Ratatouille QuesadillaJump to Recipe
Ok. So you guys might make fun of me for this post. It was one of those moments (and I know everyone has probably had one of these) where I realized that I was doing way more work than I needed to be doing for the result I wanted.
I had in my mind what I thought was an awesome idea for a quesadilla (which won last week’s poll by a hair). My idea was to turn the traditional French dish of Ratatouille into a quesadilla. I thought this was a grand idea and I moved full-steam ahead.
The end result was actually delicious!
The problem was that it required a bit more work than what most people are probably willing to do to produce a simple quesadilla. You’ll see what I mean…
Warning: If you’re French, you might want to stop reading because it’s possible I demolished this dish.
A quesadilla filled with the summer veggies that are in a traditional ratatouille dish!
1) Slice the squash, zucchini, eggplant, and peppers very thinly with a mandoline or with solid knife skills.
2) Put a thin layer of tomato sauce in the bottom of a baking dish and stack the vegetables in the pan sitting on their edge.
3) Stack until you’ve used all your veggies. Sprinkle with Herbs de Provence (or your other favorite herbs) and bake at 350 degrees for about an hour.
4) When the veggies are done, let them cool for a bit.
5) Layer cheese and as much veggies as you can take between two flour tortillas and bake on a baking sheet at 400 degrees for 7-8 minutes and then flip and bake for the same time on the second side.
6) Top with guacamole, sour cream, hot sauce, or salsa. Serve immediately!
Making the Ratatouille
Ok. There are a lot of way to make this dish. Traditionally, the veggies are lightly fried first, then layered with sauce and baked. Currently, one of the more popular methods of making the dish was popularized by the movie “Ratatouille” which one of my friends (Hi Mike) claims is one of the Top 5 Movies OF ALL TIME.
That method of making the dish is traditionally called a Confit Byaldi which was popularized by Mr. Keller. I used pretty standard ingredients in mine except I threw in a poblano pepper mainly because I was making quesadillas and I thought it would give it some Tex-Mex flare.
The key to a good ratatouille (in my mind anyway) is to have evenly-sized, thinly sliced veggies so they cook evenly and identically. Can you do this with a knife? OF COURSE.
But if you happen to have one, now would be the perfect time to pull out your mandoline slicer which makes short work of things like this.
It took me about 20 seconds to dice up this zucchini for example into almost perfectly uniform little rounds.
And the peppers were just as fast!
This Is the Part Where I’m Ridiculed
You might know where this is going, but allow me too explain. You see, I wanted my ratatouille to look like the ratatouille in, well, Ratatouille. I didn’t have an exact recipe for this, but I knew it involved very carefully layering your ingredients and baking them.
So I added a bit of tomato sauce in a baking dish, and started layering!
Looks pretty right?!
It took me about 10 or 15 minutes to make this beauty of a dish.
It, of course, then dawned on me that after these are done baking, I’m going to just rip them all up and stuff everything between two tortillas so I could’ve just roasted them in any darn fashion I wanted.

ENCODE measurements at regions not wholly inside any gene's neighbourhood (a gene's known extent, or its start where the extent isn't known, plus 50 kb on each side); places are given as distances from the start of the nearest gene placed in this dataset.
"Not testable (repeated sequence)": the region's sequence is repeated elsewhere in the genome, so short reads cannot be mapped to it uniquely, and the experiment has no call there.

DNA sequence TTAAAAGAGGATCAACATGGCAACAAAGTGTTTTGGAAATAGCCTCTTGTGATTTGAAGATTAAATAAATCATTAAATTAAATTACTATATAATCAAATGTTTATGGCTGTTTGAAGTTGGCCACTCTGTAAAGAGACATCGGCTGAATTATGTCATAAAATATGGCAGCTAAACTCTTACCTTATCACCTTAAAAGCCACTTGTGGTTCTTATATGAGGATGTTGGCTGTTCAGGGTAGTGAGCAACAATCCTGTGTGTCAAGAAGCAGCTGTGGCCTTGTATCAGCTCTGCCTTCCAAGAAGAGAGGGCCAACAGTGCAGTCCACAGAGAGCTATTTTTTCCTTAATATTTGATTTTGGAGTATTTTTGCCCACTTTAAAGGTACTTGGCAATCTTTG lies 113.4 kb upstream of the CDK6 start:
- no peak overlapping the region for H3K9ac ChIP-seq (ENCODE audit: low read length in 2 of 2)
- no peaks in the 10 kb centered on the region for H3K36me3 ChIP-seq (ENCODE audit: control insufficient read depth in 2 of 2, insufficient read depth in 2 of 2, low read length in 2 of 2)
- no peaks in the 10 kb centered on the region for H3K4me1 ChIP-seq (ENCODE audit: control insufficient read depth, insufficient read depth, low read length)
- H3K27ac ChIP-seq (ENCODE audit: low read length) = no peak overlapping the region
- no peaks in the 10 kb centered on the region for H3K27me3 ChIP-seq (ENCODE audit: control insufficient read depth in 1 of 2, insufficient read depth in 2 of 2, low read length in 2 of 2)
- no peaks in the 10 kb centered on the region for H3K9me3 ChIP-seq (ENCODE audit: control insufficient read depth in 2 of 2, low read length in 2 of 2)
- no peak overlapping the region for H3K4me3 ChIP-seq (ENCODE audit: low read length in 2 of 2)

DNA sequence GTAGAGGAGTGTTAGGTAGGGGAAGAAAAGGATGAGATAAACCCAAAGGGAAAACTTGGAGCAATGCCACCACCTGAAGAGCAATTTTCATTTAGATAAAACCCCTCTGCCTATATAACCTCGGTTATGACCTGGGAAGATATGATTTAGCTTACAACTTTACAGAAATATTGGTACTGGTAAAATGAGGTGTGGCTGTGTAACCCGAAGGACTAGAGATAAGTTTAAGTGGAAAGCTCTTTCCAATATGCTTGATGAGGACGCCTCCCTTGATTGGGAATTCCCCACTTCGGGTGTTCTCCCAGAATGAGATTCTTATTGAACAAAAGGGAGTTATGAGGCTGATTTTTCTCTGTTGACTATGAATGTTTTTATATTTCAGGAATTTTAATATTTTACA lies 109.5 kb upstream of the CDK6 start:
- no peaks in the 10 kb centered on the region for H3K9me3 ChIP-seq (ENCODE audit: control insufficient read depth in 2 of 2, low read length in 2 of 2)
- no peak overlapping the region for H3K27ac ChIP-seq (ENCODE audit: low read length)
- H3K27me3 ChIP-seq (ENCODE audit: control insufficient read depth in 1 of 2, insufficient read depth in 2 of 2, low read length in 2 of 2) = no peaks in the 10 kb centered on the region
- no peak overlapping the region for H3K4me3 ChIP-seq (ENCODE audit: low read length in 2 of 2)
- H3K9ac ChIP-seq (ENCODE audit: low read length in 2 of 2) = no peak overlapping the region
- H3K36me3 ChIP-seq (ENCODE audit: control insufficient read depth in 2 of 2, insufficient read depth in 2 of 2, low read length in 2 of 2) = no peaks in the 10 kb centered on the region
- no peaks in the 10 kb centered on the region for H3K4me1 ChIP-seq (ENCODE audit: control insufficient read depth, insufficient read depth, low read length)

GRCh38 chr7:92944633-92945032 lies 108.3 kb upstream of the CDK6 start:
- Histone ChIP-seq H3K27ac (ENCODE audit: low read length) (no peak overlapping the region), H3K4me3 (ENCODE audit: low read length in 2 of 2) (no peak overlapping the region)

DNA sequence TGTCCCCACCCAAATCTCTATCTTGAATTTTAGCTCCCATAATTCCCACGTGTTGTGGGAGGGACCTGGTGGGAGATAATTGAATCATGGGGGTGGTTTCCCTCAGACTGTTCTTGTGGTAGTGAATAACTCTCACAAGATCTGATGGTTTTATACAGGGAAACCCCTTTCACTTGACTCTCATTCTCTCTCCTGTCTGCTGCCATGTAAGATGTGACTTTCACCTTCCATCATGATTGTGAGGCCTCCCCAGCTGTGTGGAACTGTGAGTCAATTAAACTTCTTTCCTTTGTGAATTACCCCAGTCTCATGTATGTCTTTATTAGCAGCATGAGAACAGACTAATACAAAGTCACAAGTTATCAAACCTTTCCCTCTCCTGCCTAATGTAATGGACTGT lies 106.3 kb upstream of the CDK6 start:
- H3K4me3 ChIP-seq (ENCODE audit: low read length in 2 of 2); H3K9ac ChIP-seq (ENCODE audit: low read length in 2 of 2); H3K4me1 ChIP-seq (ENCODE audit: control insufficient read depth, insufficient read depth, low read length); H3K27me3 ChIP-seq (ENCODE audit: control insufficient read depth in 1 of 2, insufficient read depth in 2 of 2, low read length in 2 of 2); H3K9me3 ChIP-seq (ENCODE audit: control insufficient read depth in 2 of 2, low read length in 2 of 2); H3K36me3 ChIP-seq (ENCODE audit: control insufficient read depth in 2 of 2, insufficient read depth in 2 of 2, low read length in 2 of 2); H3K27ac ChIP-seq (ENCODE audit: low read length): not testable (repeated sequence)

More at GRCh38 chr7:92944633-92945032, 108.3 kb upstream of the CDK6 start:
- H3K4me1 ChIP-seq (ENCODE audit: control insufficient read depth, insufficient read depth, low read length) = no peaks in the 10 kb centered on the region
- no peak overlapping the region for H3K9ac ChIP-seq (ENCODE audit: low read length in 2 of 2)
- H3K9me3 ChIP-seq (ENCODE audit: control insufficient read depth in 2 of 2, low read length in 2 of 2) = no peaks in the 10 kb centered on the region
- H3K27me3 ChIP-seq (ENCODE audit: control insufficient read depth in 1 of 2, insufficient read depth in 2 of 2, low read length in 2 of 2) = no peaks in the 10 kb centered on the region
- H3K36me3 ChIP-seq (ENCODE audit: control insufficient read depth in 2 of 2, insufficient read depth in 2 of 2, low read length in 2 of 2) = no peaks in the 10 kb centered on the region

But the layers were so pretty! I couldn’t help myself.
However you decide to roast them, don’t forget to layer the tomato sauce under the veggies and sprinkle on your herbs if you’re using them. These add some awesome flavor to the veggies.
Roast these guys in a 350 degree oven for about an hour. That might seem like a long time but there’s a ton of water in these veggies and you want it to cook out or you’ll just end up with soggy quesadillas later.
They look and smell great when they come out though.
Cooking the Quesadilla
I like to bake my quesadillas in the oven at about 400 degrees for 10-15 minutes and flip them halfway through.
Basically just pile as much cheese and veggies as you can handle in between two flour tortillas. I also added a sprinkle of cayenne pepper which was complete overkill because I was using really spicy Habanero cheddar cheese.
Half way through cooking, use a big spatula (or slide the quesadilla onto a plate) and give it a flip!
After the cheese is melted and the tortilla is crispy, it’s done! I always cut mine up with a pizza cutter and serve it with lots of toppings.
At the end of the day, this quesadilla was completely delicious. The summer veggies were a perfect addition. It’s also a good idea to cut the veggies thin like that and roast them because it gets out extra moisture and intensifies the flavors. All good things for a quesadilla.
But, like I said, if you aren’t going to serve it all pretty then there is no real reason to layer it all pretty. Just get the things roasted!
Now, you could of course eat this as a very nicely presented ratatouille over rice or pasta on night one and then turn the leftovers into a quesadilla on day two… I’m just trying to justify the pretty layering here people.
Hello! My name is Nick Evans and I write and manage Macheesmo. I started Macheesmo 11 years ago when I was just learning my way around the kitchen. I love to cook and love everything food-related, but I have no formal training. These days I focus on fast, accessible recipes with the occasional “reach” recipe!
I’ve posted almost 2,000 recipes on Macheesmo. For each one, I do my best to give full explanations of what I did and tips on what I’d do differently next time. I’ll bring up the tricky parts and the easy parts.
I hope you can find something and cook something!